Abstract

As global energy sources transition towards renewable energy, the demand for sustainable fuels has never been greater. The sheer scale of this transition will require numerous solutions to accommodate for the diverse and complex situations worldwide. This dissertation will discuss 3 studies: the utilization of CO2 waste gas to produce fuels sustainably, characterizing biofuels for efficient use in automobiles, and developing a solid, emissonless fuel intended for spaceflight but also applicable on Earth. The hydrogenation of CO2 into value-added molecules could reduce greenhouse gas emissions if waste stream CO2 were captured for conversion. We found that atomic vacancies induced in defect-laden hexagonal boron nitride (dh-BN) can activate the CO2 molecule for hydrogenation. Subsequent hydrogenation to formic acid (HCOOH) and methanol (CH3OH) occur through vacancy-facilitated co-adsorption of hydrogen and CO2. Boron and nitrogen are abundant elements, making h-BN an attractive catalyst in the synthesis of value-added molecules, facilitating efforts to reduce GHG emissions. Biofuels could be vital in a sustainable fuel future. However, their implementation into existing engines requires an understanding of their interactions with engine components at temperature. The formation of carbon deposits on hot metal components can reduce engine performance. Using a novel test rig and gasoline and diesel analog compounds, the degree of fuel degradation to form carbon can be measured on various metal surfaces. Thus, we can screen for low soot-forming biofuels as promising candidates surface on the market. Historically, innovations in space exploration have led to immensely beneficial applications on Earth. Currently, various limitations of power sources hinder the capacity for regular and frequent space exploration. The ability to harvest heat for electrical power would reduce the cost of long-distance and long-duration missions. Employing a regulated, self-propagating, exothermic chemical reaction, we have devised a slow-burning reactant system capable of generating heat at a harvestable rate.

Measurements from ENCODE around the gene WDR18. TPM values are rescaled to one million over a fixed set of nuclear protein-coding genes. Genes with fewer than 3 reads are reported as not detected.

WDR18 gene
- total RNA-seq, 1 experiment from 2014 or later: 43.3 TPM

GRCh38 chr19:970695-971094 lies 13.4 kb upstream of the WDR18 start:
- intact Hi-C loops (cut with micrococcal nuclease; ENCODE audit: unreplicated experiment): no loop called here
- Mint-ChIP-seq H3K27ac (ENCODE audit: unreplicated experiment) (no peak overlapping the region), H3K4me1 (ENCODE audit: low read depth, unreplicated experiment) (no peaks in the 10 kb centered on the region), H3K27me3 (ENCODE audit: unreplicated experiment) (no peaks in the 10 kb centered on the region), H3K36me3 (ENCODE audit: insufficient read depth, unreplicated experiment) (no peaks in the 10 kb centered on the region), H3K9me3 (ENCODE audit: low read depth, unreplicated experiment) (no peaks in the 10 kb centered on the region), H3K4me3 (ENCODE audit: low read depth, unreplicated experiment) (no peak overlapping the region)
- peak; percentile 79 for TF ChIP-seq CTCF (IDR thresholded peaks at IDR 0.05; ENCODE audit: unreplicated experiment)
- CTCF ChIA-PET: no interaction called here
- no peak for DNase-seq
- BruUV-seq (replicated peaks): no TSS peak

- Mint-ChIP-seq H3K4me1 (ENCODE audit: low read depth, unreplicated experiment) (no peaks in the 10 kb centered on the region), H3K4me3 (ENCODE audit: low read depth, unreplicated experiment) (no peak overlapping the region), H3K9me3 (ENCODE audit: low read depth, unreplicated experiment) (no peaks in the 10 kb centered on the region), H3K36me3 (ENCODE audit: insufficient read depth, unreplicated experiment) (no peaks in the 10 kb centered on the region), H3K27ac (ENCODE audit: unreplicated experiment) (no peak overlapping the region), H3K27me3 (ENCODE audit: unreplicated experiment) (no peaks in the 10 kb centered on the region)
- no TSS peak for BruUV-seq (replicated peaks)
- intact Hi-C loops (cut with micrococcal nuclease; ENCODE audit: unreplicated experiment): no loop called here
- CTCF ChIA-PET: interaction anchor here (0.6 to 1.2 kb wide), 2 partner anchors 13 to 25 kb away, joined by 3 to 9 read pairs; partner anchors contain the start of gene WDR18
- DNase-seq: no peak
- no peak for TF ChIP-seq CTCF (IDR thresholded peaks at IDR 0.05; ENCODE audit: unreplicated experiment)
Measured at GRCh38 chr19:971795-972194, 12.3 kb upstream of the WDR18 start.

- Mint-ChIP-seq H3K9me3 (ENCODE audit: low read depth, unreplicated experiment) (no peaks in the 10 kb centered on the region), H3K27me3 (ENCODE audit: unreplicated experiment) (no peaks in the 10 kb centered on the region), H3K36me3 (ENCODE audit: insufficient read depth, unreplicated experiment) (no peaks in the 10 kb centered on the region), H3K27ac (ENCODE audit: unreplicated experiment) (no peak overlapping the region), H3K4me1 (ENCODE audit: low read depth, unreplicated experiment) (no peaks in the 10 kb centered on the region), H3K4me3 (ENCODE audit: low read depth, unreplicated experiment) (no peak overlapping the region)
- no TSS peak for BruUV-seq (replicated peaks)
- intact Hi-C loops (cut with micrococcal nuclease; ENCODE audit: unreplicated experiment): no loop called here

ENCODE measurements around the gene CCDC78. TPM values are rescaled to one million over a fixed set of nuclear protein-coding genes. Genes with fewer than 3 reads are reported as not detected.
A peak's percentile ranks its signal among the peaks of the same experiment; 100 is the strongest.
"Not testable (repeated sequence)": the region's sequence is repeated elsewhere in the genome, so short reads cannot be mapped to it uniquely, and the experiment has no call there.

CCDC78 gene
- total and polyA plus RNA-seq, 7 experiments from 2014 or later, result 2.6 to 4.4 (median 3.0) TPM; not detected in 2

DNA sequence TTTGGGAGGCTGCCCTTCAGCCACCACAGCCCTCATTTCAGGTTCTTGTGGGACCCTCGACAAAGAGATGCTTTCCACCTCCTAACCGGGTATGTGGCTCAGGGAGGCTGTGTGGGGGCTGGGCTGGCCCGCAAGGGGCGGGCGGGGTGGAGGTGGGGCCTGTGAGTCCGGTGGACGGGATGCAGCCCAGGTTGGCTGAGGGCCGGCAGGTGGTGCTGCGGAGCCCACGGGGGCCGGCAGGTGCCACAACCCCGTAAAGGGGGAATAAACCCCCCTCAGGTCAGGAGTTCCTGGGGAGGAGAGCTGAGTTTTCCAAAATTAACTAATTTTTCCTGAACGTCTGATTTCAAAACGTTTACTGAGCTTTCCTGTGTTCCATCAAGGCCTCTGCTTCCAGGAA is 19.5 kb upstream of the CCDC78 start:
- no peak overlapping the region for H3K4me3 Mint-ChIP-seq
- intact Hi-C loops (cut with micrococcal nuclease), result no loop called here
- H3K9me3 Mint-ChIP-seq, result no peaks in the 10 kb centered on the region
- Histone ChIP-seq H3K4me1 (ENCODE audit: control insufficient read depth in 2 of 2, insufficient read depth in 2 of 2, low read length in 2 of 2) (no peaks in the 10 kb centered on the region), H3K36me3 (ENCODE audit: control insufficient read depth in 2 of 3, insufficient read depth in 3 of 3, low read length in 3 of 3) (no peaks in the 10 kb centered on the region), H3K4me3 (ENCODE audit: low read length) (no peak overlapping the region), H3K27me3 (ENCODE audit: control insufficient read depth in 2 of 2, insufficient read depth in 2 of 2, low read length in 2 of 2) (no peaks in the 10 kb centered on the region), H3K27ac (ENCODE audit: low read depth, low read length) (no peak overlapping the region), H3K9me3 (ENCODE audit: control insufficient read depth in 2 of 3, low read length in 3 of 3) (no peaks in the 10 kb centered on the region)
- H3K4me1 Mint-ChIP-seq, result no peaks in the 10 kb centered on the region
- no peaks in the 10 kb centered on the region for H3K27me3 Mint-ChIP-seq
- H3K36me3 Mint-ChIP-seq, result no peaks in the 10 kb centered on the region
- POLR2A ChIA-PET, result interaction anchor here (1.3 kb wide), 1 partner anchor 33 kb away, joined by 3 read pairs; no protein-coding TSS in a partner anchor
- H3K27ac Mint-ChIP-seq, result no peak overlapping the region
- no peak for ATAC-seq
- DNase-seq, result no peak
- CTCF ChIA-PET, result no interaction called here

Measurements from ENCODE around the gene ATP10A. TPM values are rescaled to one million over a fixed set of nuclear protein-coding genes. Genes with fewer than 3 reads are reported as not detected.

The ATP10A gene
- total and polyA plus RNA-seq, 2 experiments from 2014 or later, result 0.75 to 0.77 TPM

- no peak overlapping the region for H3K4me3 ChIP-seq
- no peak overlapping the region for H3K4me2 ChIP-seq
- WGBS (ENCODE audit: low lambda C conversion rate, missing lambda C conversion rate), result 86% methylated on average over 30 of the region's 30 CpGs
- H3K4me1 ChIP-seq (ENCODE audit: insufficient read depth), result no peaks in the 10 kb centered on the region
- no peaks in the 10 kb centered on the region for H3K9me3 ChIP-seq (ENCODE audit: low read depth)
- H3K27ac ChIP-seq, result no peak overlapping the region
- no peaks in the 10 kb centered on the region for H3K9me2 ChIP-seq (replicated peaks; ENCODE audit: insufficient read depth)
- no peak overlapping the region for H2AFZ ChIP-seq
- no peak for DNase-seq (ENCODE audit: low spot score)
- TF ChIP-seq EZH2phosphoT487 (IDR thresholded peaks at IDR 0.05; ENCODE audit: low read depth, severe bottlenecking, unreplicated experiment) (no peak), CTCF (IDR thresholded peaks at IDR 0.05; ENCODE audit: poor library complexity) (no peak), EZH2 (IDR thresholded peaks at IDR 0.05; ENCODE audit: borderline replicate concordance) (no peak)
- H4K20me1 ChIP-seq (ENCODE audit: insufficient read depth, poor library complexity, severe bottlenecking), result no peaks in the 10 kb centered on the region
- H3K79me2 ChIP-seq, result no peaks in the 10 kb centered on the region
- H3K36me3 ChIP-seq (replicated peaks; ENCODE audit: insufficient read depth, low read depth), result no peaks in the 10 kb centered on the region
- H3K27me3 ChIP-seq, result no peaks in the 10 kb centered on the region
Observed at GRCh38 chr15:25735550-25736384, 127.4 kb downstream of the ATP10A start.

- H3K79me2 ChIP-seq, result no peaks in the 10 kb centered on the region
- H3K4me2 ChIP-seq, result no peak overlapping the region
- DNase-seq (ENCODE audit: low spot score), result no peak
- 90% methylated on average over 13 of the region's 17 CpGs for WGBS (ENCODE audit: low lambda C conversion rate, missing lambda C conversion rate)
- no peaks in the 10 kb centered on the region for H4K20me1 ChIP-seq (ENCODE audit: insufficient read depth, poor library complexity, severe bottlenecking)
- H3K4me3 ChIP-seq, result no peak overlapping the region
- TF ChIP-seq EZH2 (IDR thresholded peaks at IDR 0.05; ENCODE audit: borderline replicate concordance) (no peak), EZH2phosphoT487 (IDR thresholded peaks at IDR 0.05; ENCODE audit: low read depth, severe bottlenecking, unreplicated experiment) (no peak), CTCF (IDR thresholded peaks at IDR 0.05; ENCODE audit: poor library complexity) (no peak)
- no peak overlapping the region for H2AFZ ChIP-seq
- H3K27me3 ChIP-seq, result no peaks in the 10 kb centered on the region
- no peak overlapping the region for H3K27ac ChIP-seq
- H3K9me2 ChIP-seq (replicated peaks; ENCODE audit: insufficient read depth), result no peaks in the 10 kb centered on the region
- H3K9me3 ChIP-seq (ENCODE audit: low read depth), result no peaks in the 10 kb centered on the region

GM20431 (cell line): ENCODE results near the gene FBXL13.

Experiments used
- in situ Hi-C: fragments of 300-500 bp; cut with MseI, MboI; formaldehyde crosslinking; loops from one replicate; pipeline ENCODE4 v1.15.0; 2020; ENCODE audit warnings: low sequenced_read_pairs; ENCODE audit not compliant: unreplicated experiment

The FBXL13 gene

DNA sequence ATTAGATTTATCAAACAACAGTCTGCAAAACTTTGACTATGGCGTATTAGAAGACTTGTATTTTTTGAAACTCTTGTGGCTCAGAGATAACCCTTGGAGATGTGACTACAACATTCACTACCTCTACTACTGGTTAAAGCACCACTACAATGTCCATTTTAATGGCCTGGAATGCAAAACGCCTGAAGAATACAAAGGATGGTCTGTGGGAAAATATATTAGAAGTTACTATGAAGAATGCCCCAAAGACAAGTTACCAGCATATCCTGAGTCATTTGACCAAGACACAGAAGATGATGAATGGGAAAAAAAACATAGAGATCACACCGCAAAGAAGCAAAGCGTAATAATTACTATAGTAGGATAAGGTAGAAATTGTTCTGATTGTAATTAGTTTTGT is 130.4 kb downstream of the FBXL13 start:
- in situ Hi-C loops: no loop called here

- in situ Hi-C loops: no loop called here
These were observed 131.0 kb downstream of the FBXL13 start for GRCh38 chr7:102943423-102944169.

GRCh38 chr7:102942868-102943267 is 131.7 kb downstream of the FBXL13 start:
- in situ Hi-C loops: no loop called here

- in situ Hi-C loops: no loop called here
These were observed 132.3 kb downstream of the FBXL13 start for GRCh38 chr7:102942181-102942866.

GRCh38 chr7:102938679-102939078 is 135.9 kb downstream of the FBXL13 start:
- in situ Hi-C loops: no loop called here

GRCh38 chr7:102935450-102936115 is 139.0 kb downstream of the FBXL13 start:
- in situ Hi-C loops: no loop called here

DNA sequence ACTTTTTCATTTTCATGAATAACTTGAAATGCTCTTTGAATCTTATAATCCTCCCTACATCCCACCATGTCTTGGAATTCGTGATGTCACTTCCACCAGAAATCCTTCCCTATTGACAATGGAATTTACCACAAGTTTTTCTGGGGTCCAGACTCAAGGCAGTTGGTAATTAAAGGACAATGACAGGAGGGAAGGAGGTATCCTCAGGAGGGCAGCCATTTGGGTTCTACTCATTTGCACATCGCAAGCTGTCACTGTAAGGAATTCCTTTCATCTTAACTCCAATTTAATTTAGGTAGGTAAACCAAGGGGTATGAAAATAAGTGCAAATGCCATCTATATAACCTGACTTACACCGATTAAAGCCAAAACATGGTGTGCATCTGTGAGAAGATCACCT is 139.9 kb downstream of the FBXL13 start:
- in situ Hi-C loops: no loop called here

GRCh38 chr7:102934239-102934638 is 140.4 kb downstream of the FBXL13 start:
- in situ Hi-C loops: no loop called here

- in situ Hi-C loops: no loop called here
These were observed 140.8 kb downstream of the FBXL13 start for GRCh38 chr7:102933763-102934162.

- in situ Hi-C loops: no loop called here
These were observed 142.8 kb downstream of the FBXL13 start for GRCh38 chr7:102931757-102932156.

Notes

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Graduation Date

2021

Semester

Fall

Advisor

Kapat, Jayanta

Degree

Doctor of Philosophy (Ph.D.)

College

College of Engineering and Computer Science

Department

Mechanical and Aerospace Engineering

Degree Program

Mechanical Engineering

Format

application/pdf

Identifier

CFE0008808

Language

English

Release Date

December 2021

Length of Campus-only Access

None

Access Status

Doctoral Dissertation (Open Access)

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